As the next year approached I was finally seeing a light at the end of the tunnel. I had 4 pieces of work and a work plan and annual review completed. My mind was being slowly but surely altered to think more academically. I learnt how to think more organically, giving myself permission to leave things as they were and not try to complete everything in a nice neat package. I accepted the messy process of sociological research as many other researchers have found in the past (for example Oakley 1993). I started thinking of writing as a process and not as an end product. I put this evolving cognizant into operation in my next piece of work which completed the triangle of my research proposal; it was the social construction of crime. I started writing it then I rewrote it several times and submitted it. It wasn’t an essay as such, but a collection of thoughts on the literature on crime. At last I received a lot more positive feedback and I felt like hugging my supervisors. The feeling of achievement was euphoric.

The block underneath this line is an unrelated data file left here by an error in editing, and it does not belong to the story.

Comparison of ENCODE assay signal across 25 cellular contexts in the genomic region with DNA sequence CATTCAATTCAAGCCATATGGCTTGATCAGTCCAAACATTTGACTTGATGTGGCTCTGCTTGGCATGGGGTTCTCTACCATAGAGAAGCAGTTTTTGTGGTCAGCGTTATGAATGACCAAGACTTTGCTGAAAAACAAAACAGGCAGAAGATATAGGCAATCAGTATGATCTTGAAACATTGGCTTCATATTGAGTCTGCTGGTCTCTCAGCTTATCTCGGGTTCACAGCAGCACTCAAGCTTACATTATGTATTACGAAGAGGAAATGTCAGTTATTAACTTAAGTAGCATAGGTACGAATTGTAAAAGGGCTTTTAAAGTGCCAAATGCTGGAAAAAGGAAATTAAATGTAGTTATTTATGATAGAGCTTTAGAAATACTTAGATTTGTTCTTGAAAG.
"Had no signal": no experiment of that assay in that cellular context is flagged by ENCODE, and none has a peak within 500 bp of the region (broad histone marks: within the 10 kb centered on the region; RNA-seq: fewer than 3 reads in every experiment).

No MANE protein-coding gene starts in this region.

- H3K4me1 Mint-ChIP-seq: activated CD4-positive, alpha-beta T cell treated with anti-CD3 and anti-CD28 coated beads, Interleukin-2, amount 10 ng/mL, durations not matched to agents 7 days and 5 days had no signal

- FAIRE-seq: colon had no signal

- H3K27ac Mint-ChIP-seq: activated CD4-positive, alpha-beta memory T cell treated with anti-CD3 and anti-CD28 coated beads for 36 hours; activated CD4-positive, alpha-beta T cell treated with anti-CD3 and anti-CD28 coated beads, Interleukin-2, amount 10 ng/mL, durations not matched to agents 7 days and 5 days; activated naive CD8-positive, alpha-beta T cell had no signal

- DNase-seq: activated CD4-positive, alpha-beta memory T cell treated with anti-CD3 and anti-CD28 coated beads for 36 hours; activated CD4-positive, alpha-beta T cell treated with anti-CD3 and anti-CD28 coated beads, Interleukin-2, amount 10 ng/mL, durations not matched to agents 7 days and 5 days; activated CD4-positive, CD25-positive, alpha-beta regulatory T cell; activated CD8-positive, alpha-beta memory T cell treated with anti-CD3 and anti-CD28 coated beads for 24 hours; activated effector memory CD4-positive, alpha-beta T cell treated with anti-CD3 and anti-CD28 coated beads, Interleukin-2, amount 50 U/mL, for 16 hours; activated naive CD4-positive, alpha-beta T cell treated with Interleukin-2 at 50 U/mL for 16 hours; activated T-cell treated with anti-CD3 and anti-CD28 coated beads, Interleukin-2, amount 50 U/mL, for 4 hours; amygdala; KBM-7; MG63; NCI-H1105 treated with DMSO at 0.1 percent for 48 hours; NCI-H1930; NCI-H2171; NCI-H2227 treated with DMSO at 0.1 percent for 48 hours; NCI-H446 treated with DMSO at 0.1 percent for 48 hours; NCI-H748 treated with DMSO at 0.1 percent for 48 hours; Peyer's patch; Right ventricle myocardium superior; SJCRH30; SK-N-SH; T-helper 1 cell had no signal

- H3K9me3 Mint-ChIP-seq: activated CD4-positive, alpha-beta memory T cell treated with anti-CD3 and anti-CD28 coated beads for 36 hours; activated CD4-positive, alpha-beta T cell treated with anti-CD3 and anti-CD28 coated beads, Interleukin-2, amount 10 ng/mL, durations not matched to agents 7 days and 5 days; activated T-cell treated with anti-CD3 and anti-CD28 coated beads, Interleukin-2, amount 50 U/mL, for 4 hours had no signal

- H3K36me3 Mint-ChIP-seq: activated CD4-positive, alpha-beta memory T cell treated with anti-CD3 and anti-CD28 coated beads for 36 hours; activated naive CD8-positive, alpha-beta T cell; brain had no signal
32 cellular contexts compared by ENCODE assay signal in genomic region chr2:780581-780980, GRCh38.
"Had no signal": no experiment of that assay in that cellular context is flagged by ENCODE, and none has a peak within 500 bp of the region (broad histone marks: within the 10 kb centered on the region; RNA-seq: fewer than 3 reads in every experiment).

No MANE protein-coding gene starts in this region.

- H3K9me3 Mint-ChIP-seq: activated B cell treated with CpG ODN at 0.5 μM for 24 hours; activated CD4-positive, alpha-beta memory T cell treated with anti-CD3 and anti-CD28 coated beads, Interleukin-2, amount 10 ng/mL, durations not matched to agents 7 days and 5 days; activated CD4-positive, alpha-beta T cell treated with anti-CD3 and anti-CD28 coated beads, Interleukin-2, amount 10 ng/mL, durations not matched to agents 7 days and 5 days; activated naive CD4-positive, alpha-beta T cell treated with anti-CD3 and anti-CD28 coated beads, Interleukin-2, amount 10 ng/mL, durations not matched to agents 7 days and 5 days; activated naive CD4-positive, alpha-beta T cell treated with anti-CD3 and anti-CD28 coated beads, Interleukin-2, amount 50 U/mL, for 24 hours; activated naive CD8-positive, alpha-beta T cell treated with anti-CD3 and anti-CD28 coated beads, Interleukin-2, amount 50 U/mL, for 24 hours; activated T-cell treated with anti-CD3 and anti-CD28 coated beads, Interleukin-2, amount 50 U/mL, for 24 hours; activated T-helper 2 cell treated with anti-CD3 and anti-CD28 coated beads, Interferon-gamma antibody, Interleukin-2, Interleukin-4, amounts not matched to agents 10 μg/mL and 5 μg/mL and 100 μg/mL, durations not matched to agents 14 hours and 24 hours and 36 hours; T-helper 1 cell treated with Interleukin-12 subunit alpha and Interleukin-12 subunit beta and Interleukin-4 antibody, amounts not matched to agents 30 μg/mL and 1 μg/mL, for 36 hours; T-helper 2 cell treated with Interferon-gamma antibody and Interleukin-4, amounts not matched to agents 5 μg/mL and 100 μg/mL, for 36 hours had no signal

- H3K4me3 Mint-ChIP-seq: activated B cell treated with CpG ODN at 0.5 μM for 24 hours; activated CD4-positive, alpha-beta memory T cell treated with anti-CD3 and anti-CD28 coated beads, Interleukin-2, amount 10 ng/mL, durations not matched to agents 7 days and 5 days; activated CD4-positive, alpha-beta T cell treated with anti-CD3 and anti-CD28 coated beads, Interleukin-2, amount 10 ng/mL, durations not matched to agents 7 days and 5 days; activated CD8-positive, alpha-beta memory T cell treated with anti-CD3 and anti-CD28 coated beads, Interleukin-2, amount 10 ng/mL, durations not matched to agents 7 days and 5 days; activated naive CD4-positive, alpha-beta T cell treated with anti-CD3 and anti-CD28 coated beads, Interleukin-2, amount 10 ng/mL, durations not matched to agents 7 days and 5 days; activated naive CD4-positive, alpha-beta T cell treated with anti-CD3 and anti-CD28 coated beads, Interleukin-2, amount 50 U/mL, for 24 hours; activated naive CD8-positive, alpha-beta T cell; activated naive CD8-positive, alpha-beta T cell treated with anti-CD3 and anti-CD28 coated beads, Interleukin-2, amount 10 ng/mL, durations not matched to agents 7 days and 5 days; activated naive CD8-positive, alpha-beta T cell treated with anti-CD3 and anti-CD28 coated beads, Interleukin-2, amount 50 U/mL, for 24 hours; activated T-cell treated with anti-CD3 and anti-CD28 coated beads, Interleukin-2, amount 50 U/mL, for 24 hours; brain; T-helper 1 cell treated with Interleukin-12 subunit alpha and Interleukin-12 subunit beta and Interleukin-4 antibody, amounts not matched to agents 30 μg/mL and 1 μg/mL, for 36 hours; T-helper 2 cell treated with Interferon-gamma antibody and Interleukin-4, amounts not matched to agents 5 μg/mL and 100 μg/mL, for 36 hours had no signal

During my feedback sessions my supervisors asked me to explain my thoughts around the topic and what I had found out. A fairly standard method to practice how I should explain my thesis come the viva. However, I find it difficult to make a point and stick to it when another person challenges me. I don’t usually say anything I haven’t made sure is right nor has logic but if someone has another point of view that sounds reasonable, my opinion can be altered to incorporate what they say. I have to work on not giving others opinion more credence than my own. I understand that I will have to own this work fully and fight for it to get it accepted so I need to be less diplomatic. Although the idea goes against my mediator character, I have learnt that I will have work on sticking to what my ideas are by being more prepared and more confident in what I am stating.